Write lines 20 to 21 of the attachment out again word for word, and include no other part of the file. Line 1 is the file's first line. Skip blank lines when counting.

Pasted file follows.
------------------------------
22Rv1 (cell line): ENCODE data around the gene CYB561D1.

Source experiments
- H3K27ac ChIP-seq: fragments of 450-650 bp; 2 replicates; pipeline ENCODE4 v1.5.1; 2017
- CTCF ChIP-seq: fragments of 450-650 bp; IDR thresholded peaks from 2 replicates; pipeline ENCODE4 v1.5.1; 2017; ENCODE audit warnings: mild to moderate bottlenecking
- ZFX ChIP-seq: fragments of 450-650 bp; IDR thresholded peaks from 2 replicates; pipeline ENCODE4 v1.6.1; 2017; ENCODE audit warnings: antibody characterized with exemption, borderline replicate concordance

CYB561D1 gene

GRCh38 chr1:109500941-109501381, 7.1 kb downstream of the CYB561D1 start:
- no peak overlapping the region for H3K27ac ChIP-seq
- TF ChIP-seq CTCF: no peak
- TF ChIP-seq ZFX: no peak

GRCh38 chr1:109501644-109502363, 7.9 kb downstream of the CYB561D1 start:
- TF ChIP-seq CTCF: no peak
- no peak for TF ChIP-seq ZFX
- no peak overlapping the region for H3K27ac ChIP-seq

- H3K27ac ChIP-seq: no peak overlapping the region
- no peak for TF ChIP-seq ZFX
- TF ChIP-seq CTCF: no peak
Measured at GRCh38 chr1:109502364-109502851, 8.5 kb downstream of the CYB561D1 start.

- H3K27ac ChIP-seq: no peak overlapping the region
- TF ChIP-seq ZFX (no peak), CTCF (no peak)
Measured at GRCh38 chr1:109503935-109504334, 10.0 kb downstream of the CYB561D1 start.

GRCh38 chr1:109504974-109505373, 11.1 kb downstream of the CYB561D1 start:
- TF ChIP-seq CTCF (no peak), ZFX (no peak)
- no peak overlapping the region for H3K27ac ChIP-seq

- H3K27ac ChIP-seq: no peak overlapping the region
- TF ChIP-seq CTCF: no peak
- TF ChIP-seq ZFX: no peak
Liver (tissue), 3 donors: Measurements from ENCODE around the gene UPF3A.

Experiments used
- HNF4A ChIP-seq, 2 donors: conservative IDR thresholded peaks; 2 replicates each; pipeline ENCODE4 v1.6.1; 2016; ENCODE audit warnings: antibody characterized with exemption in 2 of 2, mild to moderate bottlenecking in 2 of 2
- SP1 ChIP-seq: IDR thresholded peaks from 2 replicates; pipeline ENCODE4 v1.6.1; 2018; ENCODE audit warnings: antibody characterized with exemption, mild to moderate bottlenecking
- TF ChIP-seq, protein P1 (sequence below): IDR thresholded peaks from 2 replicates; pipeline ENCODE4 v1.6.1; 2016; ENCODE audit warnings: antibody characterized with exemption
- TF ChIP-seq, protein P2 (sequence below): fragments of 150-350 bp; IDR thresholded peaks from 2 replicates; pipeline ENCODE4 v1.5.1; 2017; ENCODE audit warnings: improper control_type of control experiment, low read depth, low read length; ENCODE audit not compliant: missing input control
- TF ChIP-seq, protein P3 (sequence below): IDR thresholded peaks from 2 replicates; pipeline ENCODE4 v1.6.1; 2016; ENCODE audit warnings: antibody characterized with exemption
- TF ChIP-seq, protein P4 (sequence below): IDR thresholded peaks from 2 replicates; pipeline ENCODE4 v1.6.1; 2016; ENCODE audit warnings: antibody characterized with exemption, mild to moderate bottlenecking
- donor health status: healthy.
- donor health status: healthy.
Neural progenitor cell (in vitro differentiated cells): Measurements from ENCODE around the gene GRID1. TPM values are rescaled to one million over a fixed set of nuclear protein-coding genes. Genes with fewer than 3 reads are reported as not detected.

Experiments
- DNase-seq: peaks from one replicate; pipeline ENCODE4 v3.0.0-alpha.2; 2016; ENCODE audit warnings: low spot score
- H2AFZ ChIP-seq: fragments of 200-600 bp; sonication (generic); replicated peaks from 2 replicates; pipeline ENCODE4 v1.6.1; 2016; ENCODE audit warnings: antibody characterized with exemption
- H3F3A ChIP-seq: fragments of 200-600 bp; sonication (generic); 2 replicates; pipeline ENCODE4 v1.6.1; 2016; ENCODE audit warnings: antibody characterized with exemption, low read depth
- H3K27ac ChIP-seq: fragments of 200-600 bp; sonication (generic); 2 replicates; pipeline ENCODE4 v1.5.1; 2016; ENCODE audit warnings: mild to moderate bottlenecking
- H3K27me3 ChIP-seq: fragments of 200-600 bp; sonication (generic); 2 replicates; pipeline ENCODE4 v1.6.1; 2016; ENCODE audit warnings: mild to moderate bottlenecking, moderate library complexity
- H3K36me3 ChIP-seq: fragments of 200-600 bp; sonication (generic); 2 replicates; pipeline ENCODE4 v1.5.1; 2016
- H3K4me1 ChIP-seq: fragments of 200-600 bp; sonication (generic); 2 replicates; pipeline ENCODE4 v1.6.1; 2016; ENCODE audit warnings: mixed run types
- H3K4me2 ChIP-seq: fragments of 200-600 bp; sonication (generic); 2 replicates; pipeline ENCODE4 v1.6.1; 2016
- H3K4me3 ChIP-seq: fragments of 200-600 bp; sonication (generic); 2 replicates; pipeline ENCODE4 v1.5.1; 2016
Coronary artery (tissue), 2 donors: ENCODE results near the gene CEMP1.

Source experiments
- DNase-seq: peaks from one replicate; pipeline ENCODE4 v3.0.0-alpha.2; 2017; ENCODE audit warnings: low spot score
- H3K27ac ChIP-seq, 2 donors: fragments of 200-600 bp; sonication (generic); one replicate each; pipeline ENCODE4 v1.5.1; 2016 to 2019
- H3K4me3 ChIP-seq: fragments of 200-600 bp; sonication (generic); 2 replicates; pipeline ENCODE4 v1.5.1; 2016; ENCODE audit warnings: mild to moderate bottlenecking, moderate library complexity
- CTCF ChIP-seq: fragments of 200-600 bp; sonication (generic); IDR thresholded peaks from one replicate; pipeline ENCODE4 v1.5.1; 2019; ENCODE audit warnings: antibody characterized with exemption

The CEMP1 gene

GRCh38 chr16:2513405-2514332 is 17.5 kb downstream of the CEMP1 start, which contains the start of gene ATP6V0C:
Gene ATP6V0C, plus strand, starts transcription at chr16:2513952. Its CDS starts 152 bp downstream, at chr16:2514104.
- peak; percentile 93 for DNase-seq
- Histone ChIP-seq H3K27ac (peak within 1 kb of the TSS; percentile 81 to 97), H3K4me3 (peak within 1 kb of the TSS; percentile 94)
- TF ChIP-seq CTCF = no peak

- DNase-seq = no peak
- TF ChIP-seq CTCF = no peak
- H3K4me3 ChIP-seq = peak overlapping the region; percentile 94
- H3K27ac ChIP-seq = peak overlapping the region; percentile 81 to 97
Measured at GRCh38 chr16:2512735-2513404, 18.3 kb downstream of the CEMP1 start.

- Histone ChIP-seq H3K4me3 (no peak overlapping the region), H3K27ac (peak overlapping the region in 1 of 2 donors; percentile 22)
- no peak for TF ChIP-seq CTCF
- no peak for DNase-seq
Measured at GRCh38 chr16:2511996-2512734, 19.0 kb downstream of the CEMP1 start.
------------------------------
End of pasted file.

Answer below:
- TF ChIP-seq ZFX (no peak), CTCF (no peak)
Measured at GRCh38 chr1:109503935-109504334, 10.0 kb downstream of the CYB561D1 start.